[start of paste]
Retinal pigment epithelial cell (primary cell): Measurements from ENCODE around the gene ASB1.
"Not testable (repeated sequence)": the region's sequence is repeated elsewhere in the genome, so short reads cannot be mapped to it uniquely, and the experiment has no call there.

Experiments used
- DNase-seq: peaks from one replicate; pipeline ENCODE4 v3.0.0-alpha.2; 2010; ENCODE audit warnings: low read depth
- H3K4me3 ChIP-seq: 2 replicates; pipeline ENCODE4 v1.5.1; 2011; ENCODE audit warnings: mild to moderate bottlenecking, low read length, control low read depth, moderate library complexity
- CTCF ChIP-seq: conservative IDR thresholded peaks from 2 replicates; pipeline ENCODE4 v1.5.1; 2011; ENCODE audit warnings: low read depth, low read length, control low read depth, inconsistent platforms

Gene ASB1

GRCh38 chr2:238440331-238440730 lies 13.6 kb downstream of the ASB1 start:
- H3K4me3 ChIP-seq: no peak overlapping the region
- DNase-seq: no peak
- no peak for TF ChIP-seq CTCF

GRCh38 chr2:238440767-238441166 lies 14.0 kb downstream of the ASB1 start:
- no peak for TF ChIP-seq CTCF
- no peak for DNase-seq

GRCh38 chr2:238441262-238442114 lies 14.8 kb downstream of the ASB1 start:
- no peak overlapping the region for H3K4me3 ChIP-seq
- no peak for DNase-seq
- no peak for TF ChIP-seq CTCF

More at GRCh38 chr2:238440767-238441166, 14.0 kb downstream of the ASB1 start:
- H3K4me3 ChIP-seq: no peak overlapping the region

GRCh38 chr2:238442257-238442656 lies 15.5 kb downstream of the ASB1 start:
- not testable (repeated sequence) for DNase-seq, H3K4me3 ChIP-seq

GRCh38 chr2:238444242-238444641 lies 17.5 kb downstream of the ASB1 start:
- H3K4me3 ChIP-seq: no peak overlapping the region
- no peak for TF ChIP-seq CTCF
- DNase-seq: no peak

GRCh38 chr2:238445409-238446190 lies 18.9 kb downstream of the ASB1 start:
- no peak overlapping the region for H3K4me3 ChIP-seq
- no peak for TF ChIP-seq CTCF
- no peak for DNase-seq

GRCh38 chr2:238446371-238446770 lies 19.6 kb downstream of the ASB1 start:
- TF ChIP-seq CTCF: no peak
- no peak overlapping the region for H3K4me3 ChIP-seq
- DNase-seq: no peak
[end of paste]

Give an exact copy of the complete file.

Retinal pigment epithelial cell (primary cell): Measurements from ENCODE around the gene ASB1.
"Not testable (repeated sequence)": the region's sequence is repeated elsewhere in the genome, so short reads cannot be mapped to it uniquely, and the experiment has no call there.

Experiments used
- DNase-seq: peaks from one replicate; pipeline ENCODE4 v3.0.0-alpha.2; 2010; ENCODE audit warnings: low read depth
- H3K4me3 ChIP-seq: 2 replicates; pipeline ENCODE4 v1.5.1; 2011; ENCODE audit warnings: mild to moderate bottlenecking, low read length, control low read depth, moderate library complexity
- CTCF ChIP-seq: conservative IDR thresholded peaks from 2 replicates; pipeline ENCODE4 v1.5.1; 2011; ENCODE audit warnings: low read depth, low read length, control low read depth, inconsistent platforms

Gene ASB1

GRCh38 chr2:238440331-238440730 lies 13.6 kb downstream of the ASB1 start:
- H3K4me3 ChIP-seq: no peak overlapping the region
- DNase-seq: no peak
- no peak for TF ChIP-seq CTCF

GRCh38 chr2:238440767-238441166 lies 14.0 kb downstream of the ASB1 start:
- no peak for TF ChIP-seq CTCF
- no peak for DNase-seq

GRCh38 chr2:238441262-238442114 lies 14.8 kb downstream of the ASB1 start:
- no peak overlapping the region for H3K4me3 ChIP-seq
- no peak for DNase-seq
- no peak for TF ChIP-seq CTCF

More at GRCh38 chr2:238440767-238441166, 14.0 kb downstream of the ASB1 start:
- H3K4me3 ChIP-seq: no peak overlapping the region

GRCh38 chr2:238442257-238442656 lies 15.5 kb downstream of the ASB1 start:
- not testable (repeated sequence) for DNase-seq, H3K4me3 ChIP-seq

GRCh38 chr2:238444242-238444641 lies 17.5 kb downstream of the ASB1 start:
- H3K4me3 ChIP-seq: no peak overlapping the region
- no peak for TF ChIP-seq CTCF
- DNase-seq: no peak

GRCh38 chr2:238445409-238446190 lies 18.9 kb downstream of the ASB1 start:
- no peak overlapping the region for H3K4me3 ChIP-seq
- no peak for TF ChIP-seq CTCF
- no peak for DNase-seq

GRCh38 chr2:238446371-238446770 lies 19.6 kb downstream of the ASB1 start:
- TF ChIP-seq CTCF: no peak
- no peak overlapping the region for H3K4me3 ChIP-seq
- DNase-seq: no peak